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Charting new territory for our trees and woods

CPRE staff at the charter street art on London's Southbank CPRE staff at the charter street art on London's Southbank Photo: © CPRE

Trees, and often woods, are the ever changing backdrops to our daily lives.

Emma Marrington blogAs the years pass and the seasons change, our trees and woodlands are a constant presence – connecting us to the past, but making our lives better now and into the future.

I was out in the countryside a lot as a child and have clear tree-related memories. We visited Burnham Beeches in Buckinghamshire days after the big storm of 1987 and I was fascinated by the huge roots of trees that had been blown down. I also remember a particular veteran tree there that was so old that it was hollow inside (and you could stand in it!). Then there were the years when I would go youth hostelling with my Mum for a weekend or a couple of weeks over summer. We’d go to all sorts of places such as the Forest of Dean, the Lake District and the Surrey Hills – all places that have generated memories of trees and woodlands. They were what made each place different, what gave character to that landscape.

As an organisation that wants a better future for our landscapes, it’s only natural for CPRE to support the Woodland Trust’s call for a new ‘Charter for Trees, Woods and People’. The charter’s ambition is to place trees at the centre of national decision making and back at the heart of our lives and communities. But instead of writing a charter based on what the Woodland Trust thinks, they want to gather stories about what trees mean to you. These stories will illustrate the true meaning and value of our trees to us as a nation.

Many of you will remember the public outcry when the Government wanted to sell off our public forests or will have been outraged when a development led to local trees being removed. This is why we’re supporting the charter campaign. We know that many trees are lost to development, such as new housing or road expansion, and we cannot afford to be complacent.

A recent Natural England survey found that there were 417 million visits to woodlands and forests between March 2014 and February 20151. But the value of trees and woods goes beyond just the aesthetics and our attachments to them. They provide us with cleaner air and water, act as natural flood defences and provide a home to much of our wildlife.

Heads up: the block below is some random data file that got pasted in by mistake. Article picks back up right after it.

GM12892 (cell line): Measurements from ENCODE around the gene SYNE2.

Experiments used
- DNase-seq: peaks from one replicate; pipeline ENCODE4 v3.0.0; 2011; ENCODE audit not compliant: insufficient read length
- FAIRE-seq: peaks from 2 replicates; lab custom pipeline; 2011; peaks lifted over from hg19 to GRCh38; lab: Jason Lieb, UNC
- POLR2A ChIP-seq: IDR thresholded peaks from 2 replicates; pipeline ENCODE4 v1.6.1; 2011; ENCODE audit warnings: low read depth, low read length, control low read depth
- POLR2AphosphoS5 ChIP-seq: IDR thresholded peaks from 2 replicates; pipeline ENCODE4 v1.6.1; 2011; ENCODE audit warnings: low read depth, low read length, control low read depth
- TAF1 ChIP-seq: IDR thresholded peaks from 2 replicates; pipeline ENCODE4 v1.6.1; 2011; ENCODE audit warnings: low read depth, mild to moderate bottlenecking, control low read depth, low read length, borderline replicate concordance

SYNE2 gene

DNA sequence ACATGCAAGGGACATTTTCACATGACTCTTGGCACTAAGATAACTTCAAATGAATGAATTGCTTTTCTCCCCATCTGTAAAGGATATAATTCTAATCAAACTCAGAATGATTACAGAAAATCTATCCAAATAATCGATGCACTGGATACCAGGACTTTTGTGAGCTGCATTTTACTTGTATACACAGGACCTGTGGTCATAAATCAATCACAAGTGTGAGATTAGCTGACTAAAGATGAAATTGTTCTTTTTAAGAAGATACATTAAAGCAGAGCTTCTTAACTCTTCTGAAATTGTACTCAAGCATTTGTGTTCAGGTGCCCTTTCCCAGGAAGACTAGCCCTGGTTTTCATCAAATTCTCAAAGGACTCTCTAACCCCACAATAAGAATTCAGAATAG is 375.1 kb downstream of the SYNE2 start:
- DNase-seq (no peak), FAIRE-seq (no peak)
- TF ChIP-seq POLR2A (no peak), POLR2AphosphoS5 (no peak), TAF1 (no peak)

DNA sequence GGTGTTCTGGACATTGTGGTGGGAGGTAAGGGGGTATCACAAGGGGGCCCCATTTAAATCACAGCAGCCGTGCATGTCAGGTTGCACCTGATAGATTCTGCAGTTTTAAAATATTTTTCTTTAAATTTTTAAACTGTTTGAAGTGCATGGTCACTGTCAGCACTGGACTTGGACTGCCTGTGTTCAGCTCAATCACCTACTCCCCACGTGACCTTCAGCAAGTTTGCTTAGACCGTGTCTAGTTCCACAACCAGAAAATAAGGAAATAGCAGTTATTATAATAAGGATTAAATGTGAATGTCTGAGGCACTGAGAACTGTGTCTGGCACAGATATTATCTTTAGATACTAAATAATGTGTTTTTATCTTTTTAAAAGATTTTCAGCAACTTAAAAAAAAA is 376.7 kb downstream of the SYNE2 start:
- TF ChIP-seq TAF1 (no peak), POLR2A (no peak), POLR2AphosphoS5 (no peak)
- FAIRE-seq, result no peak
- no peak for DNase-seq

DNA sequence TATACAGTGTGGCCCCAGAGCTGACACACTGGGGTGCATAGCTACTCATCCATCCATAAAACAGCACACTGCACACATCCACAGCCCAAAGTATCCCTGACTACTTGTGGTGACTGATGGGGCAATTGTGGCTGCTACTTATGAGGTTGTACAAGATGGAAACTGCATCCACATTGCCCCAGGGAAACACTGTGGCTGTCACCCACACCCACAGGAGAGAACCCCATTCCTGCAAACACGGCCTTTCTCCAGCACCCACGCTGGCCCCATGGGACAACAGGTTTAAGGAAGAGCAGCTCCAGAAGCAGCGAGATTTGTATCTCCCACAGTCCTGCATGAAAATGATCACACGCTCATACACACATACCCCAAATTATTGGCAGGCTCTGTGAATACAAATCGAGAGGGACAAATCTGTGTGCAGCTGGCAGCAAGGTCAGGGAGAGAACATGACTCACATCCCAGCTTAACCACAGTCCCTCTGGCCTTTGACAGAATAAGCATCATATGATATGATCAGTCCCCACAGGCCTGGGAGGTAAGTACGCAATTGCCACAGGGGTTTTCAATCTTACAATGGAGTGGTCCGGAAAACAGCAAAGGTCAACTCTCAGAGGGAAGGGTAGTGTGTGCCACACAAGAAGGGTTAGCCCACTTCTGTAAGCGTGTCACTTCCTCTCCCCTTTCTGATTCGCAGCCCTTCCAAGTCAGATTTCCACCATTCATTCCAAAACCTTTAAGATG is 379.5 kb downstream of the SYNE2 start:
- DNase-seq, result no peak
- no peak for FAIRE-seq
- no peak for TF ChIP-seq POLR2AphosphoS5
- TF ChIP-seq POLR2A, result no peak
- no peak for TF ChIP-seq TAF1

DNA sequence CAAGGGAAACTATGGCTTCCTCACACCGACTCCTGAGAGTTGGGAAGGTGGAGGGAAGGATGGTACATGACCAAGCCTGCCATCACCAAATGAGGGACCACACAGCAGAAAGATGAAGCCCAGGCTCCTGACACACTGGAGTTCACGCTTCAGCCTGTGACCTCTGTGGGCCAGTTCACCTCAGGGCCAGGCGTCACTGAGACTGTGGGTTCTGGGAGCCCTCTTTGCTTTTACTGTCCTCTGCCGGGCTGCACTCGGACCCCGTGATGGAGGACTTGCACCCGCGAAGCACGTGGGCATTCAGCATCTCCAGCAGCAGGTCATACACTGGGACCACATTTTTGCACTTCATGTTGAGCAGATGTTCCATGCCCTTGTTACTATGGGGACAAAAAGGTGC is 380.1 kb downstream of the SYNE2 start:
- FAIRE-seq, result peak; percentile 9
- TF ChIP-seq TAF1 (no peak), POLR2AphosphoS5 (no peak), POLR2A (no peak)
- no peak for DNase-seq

Investing in the future of our trees and woods is vital – the Natural Capital Committee calculate that planting up to an extra 250,000 hectares of woodland near towns and cities can generate net societal benefits of more than £500 million per year2. We know the Government made a manifesto commitment to plant 11 million trees in the next few years and that it is developing a 25 year plan for our natural environment. There are also Government plans to increase England’s woodland cover from 10% to 12% by 2060, as long as there is ‘private investment in woodland creation’. Yet how will these fine words really make a difference on the ground? Later this year, CPRE will be re-launching our vision for what we want the countryside to look like in 2026 – and how we could get to ‘much more woodland, rich in wildlife’.

Developing a new charter for our trees, woods and people is a great opportunity to show how important trees and woodlands are, now and in the future. If you’d like to get involved visit www.treecharter.uk

1 Natural England Monitor of Engagement with the Natural Environment annual survey results March 2014-February 2015
2 Natural Capital Committee The State of Natural Capital Third report (January 2015)

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13 January 2016

We know that many trees are lost to development, such as new housing or road expansion, and we cannot afford to be complacent.




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